I must say I experienced a relatively strong déjà vu feeling, being familiar with what Ben Bernanke and other Fed governors thought about the U.S. housing market in 2006-2007 (for instance, see here and here). I naturally appreciate (surprise, surprise...) the tough stance Olsen takes against further house price and mortgage growth, evident in his comment from the same interview:
“We’ll be concerned if housing prices and debt levels continue to grow. It doesn’t have to be a concern with a moderate downward reaction in housing prices.”
I already expressed my concern with this in a post on March 17, 2013: "As far as I know, the authorities around the world have always been several steps behind in these situations. To me it makes sense that since it's so hard to tell a bubble (otherwise we wouldn't have them), at the time the authorities are confident enough to take tough actions the bubble is already too apparent, and so the actions from authorities serve rather as a pin to burst the bubble. In trying to be counter-cyclical, the authorities many times end up being pro-cyclical."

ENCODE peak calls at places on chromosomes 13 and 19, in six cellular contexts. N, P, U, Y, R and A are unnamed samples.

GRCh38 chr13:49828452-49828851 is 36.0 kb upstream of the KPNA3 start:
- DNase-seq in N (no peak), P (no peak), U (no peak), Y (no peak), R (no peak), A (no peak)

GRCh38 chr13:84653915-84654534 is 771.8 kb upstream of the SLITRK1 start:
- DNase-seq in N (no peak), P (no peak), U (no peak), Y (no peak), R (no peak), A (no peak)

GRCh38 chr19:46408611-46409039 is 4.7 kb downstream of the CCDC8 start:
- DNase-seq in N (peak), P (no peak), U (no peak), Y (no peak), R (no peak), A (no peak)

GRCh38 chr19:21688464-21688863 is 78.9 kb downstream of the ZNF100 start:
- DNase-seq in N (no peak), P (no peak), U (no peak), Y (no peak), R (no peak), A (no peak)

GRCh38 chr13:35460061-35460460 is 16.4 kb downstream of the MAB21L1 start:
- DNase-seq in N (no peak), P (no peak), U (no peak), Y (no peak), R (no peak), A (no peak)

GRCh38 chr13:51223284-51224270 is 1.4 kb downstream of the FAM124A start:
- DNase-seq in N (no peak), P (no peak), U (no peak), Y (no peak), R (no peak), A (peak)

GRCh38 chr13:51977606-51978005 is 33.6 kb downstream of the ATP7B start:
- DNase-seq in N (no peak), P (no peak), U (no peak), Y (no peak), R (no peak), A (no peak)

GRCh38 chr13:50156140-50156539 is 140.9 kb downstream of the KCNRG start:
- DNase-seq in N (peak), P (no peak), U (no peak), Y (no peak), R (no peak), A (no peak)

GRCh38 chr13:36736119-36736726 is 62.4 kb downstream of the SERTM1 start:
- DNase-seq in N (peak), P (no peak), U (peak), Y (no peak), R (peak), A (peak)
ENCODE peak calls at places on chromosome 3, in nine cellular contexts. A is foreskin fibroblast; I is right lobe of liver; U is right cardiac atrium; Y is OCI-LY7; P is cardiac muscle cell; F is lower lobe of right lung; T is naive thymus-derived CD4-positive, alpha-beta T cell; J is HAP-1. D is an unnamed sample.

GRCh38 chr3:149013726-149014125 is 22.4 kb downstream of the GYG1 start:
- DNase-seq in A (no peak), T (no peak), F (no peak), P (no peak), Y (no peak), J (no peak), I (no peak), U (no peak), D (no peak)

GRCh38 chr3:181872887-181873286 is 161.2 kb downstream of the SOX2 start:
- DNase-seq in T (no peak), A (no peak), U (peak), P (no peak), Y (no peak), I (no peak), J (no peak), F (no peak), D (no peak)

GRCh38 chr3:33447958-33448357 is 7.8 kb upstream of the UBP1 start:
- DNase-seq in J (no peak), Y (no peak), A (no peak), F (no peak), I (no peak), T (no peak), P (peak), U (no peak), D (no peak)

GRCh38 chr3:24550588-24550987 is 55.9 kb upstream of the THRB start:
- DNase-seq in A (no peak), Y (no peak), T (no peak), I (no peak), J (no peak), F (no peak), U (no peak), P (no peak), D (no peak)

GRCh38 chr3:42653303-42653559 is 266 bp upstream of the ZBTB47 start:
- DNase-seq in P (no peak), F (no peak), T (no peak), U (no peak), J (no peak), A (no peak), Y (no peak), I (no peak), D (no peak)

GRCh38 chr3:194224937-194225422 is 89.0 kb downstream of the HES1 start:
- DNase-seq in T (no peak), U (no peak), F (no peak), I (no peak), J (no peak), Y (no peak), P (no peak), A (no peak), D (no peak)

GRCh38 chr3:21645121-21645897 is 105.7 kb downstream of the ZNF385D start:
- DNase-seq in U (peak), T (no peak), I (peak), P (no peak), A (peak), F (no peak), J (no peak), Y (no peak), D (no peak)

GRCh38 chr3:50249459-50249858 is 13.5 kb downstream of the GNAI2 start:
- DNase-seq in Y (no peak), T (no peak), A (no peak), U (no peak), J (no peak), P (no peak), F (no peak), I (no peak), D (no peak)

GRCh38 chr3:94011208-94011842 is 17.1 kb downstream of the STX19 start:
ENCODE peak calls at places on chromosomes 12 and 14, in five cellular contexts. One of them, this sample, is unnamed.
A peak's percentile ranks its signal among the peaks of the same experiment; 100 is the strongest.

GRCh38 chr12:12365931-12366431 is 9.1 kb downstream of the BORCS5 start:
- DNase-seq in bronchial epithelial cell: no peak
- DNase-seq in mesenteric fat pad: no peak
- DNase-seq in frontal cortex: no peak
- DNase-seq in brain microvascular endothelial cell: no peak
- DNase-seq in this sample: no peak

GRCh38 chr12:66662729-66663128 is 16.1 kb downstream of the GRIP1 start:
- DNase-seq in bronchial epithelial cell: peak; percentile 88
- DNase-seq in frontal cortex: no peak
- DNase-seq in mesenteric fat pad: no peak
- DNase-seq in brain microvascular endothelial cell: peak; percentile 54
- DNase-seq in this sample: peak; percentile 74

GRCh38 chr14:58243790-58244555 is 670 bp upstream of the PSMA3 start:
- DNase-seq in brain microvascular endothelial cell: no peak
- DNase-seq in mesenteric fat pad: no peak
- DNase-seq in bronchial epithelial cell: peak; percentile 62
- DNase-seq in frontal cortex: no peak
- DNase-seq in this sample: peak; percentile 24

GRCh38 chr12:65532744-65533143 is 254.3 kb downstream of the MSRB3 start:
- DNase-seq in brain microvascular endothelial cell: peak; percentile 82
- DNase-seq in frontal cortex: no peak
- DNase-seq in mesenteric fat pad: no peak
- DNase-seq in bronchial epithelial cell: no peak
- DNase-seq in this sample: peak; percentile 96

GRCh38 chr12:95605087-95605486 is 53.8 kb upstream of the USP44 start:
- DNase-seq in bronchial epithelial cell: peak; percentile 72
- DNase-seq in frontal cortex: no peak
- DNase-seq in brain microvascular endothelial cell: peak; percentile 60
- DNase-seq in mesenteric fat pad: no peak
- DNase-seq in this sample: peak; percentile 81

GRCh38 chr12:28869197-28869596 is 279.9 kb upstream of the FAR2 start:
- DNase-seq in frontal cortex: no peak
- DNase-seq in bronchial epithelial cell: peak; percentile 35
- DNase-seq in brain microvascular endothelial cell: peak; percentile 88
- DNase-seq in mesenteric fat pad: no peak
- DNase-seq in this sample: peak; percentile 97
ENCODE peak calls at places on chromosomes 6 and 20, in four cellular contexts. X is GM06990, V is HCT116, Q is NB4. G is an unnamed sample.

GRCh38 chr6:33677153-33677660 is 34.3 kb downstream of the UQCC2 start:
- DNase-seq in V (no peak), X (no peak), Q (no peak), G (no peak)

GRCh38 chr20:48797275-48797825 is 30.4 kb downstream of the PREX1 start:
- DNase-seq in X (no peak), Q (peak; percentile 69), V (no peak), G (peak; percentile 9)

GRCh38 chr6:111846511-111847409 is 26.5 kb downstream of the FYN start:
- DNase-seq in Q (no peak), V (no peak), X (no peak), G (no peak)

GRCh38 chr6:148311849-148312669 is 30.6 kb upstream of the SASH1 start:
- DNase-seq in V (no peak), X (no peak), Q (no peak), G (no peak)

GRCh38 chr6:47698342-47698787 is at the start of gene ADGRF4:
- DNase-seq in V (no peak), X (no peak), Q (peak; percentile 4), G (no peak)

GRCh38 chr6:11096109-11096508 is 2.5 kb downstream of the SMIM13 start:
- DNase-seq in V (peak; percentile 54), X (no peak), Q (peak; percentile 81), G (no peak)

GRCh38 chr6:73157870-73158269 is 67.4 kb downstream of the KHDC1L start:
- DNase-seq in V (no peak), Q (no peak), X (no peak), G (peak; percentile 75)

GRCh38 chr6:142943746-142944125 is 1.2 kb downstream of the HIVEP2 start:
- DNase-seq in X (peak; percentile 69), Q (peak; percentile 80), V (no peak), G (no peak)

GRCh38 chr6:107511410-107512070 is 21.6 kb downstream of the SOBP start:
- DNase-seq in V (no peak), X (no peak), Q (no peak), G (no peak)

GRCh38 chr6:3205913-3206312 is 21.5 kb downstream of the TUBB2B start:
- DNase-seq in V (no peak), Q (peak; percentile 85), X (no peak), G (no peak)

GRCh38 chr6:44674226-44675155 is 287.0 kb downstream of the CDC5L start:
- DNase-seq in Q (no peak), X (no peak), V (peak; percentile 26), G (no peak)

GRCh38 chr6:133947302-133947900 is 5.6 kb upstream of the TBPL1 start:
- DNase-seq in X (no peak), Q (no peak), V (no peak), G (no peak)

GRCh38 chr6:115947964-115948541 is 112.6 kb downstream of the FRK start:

The big question is: What will happen to the economy when a people with a debt to disposable income ratio of over 200 % faces a "sustained house price decline" after an all-time housing bonanza? It might be that we don't need to wait for that long to find out. Meanwhile, we'd better pray that slowing oil sector - not to mention oil price - won't give us a "double whammy".